Was Jesus Portrayed as an Imperfect Teacher of Moral Growth in the Gospels?

A good teacher of humane self-development should move away from “ought” and focus more on “how to”.

Agents of Change
Co-existence

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Photo credit: iStock

By Daniel Gauss

Jesus is portrayed in the Gospels in many laudatory ways. He was compassionate and forgiving and did not return harm to those who harmed him. He showed the highest respect for women where women had few rights. He cared about the poor and socially rejected. He was brave. Yet, there is a big flaw in the Gospels involving how Jesus’ higher and more humane values were taught. The writers of the Gospels failed to adequately explain how it might be possible for us to live up to those higher values, taking it for granted we could work this out ourselves. Let me please try to explain this insight I recently had.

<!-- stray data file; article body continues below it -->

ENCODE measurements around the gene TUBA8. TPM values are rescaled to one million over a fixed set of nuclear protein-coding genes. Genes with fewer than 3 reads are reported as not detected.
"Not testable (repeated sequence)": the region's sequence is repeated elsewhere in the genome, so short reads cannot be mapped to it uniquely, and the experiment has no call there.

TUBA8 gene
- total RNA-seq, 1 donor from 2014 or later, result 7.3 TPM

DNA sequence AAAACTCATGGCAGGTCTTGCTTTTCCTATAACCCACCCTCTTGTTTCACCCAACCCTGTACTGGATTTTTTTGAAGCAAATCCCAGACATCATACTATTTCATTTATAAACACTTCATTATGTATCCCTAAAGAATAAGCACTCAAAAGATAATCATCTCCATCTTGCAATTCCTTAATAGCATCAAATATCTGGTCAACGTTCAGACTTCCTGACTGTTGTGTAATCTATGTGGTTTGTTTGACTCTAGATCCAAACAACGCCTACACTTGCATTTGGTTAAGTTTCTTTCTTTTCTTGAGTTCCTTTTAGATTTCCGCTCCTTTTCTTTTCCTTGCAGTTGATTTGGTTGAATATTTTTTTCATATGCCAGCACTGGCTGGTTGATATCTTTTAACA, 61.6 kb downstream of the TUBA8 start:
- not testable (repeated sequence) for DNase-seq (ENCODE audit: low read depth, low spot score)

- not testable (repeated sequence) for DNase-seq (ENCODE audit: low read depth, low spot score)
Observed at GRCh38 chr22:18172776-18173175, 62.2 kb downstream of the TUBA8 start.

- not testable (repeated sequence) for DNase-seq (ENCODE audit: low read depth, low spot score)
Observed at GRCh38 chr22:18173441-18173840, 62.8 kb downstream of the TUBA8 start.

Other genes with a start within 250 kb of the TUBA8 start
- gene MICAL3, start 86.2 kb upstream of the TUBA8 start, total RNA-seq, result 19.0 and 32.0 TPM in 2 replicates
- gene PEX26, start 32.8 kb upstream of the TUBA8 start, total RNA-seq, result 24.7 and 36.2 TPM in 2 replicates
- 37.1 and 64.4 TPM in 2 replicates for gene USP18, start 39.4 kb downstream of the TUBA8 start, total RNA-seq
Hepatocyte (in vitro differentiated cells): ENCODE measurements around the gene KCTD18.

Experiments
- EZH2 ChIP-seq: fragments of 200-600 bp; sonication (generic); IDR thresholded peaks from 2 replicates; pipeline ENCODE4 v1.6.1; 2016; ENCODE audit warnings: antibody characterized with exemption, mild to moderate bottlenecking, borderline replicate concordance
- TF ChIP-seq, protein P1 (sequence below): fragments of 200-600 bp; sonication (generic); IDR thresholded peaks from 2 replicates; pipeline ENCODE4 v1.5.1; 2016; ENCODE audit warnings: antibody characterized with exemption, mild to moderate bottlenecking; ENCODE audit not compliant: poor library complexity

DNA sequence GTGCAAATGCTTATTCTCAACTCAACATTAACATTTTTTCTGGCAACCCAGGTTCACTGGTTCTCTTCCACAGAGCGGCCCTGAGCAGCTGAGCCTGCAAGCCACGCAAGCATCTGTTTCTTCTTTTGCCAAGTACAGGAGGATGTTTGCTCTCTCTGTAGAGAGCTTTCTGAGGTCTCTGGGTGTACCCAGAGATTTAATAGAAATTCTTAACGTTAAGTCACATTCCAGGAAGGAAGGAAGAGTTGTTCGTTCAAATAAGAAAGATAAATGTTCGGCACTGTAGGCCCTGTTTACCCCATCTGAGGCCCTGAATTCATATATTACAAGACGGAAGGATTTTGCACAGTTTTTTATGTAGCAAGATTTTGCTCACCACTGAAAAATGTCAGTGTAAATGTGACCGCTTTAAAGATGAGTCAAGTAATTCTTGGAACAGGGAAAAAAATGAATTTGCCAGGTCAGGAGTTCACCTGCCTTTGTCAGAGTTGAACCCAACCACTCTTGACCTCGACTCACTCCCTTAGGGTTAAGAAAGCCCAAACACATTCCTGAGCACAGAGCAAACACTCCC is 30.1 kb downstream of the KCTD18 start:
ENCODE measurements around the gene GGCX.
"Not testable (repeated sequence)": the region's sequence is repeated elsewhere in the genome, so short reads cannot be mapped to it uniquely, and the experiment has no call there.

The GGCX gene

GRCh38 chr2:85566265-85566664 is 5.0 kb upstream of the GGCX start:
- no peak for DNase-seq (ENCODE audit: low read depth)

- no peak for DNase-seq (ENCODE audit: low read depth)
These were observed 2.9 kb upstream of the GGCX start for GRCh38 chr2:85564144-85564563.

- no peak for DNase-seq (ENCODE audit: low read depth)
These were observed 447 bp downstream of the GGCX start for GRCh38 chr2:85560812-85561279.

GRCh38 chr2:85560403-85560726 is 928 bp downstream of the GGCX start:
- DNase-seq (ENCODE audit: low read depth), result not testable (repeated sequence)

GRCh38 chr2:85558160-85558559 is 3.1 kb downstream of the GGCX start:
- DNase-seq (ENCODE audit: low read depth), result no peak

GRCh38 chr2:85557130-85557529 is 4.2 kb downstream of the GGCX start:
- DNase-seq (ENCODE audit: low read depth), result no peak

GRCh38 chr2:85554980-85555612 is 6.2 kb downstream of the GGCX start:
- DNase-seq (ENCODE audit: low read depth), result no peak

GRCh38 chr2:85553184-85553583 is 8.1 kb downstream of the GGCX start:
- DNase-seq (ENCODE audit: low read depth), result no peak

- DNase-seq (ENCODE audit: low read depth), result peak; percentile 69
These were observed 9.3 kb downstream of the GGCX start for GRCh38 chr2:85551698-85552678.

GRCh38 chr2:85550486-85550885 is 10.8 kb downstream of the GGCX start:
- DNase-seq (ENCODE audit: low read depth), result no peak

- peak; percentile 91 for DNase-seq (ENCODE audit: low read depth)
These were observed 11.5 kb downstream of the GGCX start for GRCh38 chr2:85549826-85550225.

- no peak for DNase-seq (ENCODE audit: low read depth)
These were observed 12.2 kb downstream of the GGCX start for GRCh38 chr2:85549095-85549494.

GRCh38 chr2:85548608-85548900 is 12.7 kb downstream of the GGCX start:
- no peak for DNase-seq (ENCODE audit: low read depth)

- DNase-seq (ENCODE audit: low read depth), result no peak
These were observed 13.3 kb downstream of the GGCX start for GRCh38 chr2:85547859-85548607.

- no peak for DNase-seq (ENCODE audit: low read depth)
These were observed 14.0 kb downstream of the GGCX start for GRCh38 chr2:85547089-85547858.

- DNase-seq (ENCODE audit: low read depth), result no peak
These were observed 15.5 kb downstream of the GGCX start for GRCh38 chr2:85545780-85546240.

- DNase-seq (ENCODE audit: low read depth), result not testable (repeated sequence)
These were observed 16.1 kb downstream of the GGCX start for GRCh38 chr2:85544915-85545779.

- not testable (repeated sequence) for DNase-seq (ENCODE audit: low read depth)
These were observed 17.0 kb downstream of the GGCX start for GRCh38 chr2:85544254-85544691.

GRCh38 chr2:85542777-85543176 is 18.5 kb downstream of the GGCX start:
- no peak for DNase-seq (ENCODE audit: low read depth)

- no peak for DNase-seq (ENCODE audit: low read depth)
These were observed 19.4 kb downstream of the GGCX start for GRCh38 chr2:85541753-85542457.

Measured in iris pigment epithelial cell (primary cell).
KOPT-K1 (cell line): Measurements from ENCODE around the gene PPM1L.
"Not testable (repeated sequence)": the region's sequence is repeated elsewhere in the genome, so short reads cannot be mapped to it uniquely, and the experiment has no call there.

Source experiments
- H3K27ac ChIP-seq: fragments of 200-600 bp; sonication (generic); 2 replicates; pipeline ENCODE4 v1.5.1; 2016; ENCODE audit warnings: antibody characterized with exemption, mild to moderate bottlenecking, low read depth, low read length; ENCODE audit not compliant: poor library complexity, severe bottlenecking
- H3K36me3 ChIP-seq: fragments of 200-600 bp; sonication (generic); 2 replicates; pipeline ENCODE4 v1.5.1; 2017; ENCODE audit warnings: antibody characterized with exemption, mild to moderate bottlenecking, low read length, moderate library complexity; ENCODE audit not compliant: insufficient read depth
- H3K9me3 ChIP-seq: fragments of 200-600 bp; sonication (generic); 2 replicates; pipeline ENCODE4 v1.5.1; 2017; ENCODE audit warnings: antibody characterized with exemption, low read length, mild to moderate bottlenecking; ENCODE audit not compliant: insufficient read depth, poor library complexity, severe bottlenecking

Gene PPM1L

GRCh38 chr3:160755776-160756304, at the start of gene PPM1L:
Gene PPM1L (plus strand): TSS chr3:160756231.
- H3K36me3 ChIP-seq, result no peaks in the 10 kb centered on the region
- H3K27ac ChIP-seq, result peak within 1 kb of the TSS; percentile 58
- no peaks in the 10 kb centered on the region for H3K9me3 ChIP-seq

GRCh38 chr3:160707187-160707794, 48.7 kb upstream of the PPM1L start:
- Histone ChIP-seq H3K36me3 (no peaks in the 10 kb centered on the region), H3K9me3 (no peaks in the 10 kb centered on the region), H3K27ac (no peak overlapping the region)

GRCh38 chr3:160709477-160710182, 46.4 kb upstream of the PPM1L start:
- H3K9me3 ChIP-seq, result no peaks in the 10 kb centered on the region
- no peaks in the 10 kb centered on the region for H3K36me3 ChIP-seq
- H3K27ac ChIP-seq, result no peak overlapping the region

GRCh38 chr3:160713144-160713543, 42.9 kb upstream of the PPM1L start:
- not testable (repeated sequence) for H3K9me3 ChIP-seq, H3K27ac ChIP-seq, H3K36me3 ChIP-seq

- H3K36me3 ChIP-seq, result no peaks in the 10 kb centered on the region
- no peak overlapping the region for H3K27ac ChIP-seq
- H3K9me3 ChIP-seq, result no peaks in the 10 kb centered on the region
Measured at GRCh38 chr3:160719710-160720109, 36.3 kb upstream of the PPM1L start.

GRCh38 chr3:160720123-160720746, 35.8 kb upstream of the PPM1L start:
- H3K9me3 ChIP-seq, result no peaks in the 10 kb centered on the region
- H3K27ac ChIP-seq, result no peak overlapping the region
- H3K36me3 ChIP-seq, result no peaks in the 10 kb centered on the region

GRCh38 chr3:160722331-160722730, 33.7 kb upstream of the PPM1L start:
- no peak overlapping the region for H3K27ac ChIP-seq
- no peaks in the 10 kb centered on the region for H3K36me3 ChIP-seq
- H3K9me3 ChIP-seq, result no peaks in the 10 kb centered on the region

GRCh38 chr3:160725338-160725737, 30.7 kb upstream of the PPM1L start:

The Dalai Lama wrote a book called The Good Heart (1). In this book he takes a look at aspects of the Christian religion which intersect with Buddhist teachings. The chapters are, in fact, a series of lectures he gave on a number of famous Gospel quotes. The first quote he tackles is the famous “Love your enemy!” text from Matthew 5:38–48. He points out that this sentiment is also expressed in a famous Mahayana Buddhist text from one of his favorite authors.

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Agents of Change
Co-existence

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